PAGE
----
Kiera creates Slay to have a safe space for black gamers after experiencing racism in the gaming community but whether that is inherently racist or not is brought up when the mainstream media discovers the game. This throws up a lot of issues for the reader as well as for Kiera and her friends and made me ask a lot of questions for sure. I wholeheartedly loved the idea of Slay. The cards involved in the game celebrate and highlight black culture and I also love that it opens up an international world. 

Overall this book was such a delight to read and I can highly recommend it to anyone. It is thematically rich, well paced and brings up so many important questions for readers today no matter what your cultural background. It's a must read. 

To order your copy now, just click the link: UK or US

Friday 24 July 2020

Review: Olive by Emma Gannon

She knows her own mind.

And it’s ok that she’s still figuring it all out, navigating her world without a compass. But life comes with expectations, there are choices to be made and – sometimes – stereotypes to fulfil. So when her best friends’ lives branch away towards marriage and motherhood, leaving the path they’ve always followed together, she starts to question her choices – because life according to Olive looks a little bit different.
Moving, memorable and a mirror for anyone at a crossroads, OLIVE has a little bit of all of us. Told with great warmth and nostalgia, this is a modern tale about the obstacle course of adulthood, milestone decisions and the ‘taboo’ about choosing not to have children.

Review: I was sucked into this book right from the very first page because I loved getting to met Olive and I really identified with her as a character. There were some moments in this book I identified with because I am almost the same age as Olive so I am in the same life stages as her and there were some parts I identified with because they were just so wonderfully British. It really made me miss London and the tube but I still 100% recommend this book.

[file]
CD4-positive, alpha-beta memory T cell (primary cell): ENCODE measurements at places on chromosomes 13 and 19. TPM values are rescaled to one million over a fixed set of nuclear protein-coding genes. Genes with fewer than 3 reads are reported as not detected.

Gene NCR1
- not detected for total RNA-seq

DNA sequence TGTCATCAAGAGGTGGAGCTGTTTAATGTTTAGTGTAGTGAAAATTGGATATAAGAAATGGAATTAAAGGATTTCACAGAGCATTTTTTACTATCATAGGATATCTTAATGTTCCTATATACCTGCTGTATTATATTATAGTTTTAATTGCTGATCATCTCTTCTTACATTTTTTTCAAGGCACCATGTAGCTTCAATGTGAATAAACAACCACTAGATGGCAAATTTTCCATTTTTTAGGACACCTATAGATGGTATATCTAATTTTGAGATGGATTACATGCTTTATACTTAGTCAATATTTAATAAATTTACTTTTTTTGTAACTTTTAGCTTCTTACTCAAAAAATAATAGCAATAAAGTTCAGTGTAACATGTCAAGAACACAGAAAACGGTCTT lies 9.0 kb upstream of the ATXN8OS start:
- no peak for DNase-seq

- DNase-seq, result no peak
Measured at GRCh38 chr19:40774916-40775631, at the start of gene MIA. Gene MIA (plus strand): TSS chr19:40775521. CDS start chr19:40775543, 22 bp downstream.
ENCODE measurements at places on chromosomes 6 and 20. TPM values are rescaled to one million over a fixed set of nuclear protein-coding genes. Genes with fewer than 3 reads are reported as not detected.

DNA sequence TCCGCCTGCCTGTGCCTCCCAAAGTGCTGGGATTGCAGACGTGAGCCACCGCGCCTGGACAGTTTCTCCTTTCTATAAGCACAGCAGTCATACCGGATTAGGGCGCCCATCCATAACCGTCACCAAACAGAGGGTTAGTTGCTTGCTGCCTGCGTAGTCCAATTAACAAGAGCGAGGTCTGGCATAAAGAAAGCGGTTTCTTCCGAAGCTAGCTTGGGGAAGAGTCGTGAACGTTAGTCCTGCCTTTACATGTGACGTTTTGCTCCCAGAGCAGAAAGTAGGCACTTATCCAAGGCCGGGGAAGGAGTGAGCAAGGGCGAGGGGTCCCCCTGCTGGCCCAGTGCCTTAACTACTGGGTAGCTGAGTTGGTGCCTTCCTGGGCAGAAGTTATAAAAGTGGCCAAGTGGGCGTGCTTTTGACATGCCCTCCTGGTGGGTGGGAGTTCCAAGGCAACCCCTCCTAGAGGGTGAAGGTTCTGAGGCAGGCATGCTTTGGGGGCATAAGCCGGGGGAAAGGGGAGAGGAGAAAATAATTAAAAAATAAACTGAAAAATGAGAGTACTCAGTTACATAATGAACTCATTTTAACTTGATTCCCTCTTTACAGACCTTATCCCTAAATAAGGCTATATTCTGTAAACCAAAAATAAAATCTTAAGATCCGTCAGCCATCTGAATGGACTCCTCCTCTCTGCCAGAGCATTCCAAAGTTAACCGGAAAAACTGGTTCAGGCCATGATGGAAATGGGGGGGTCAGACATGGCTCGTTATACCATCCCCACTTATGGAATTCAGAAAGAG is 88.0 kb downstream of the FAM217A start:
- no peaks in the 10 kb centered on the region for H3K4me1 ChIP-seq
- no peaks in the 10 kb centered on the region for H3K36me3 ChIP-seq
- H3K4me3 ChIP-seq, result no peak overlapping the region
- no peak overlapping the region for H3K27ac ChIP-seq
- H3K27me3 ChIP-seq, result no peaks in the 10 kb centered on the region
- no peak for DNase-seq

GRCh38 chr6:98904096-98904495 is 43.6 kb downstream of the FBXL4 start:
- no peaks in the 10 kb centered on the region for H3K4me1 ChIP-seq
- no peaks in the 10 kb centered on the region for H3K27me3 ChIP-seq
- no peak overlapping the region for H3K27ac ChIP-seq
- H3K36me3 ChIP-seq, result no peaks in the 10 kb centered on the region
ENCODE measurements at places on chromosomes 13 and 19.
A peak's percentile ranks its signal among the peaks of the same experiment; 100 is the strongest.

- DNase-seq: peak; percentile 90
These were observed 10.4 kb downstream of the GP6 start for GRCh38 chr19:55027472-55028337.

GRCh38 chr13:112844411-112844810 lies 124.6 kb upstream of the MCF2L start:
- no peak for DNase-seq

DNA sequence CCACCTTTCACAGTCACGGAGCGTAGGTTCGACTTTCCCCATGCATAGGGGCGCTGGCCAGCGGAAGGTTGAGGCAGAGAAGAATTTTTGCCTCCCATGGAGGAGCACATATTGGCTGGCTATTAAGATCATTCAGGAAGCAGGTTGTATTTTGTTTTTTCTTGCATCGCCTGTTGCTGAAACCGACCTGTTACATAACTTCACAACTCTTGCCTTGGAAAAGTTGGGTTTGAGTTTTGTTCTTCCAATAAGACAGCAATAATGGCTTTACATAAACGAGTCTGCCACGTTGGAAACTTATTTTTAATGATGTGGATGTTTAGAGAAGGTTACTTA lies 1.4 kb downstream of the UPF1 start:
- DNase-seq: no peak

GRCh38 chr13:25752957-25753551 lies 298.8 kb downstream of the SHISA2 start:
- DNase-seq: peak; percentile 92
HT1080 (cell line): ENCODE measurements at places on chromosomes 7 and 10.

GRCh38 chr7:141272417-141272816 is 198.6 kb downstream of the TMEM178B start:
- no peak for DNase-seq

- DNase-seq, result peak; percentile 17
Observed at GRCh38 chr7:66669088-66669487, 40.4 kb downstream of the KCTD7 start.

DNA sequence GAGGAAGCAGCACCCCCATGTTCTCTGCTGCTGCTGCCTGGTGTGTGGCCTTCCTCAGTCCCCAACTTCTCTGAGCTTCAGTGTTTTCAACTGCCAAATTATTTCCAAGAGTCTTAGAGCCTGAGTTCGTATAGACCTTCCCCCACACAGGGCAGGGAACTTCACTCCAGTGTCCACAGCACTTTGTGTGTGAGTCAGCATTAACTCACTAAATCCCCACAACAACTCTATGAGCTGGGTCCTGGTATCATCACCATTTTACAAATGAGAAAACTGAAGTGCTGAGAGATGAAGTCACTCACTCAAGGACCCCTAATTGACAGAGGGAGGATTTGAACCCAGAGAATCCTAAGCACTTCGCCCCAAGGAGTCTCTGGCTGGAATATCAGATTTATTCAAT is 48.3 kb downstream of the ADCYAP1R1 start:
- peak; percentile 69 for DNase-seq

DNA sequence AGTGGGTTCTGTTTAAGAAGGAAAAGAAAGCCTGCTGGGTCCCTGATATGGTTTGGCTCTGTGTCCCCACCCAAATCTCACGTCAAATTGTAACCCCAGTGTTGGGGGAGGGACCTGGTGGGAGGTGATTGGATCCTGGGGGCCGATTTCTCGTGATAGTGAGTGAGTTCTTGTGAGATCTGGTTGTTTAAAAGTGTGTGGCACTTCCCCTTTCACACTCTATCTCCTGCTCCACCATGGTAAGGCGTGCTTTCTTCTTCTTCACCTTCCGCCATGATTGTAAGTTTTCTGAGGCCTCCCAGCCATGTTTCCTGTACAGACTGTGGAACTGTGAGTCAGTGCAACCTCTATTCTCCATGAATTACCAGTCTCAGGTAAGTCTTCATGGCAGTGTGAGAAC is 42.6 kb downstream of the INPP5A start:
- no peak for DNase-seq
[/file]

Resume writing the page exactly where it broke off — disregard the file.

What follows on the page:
Olive is not perfect, parts of her personality may comes across to readers as immature, but I liked that we got to see her warts and all. We can all be a bit immature in our own heads when we're scrolling through Instagram and we get that FOMO or just really really want whats that other person has and with Olive we get to feel those thoughts alongside her. I was a little jealous of her, I have to say because she has this amazing career and gets to travel with it. She is just great. 

The other thing that really drew me to Olive and her story is that she is at a very similar life stage to me. She has 3 friends from university who are all very different, they love one another and their bond is strong enough to hold them together event though they live very different lives. Cec is just about to give birth, Bea has 3 children, the husband and the house in Surrey and Isla is desperately trying to start a family. I loved the addition of Isla as a character because she brings up the rarely written about issues of endometriosis. She has suffered with endometriosis her whole life and we get to see through her how it affects her life, emotionally and physically and how it affects her relationships with friends and partners.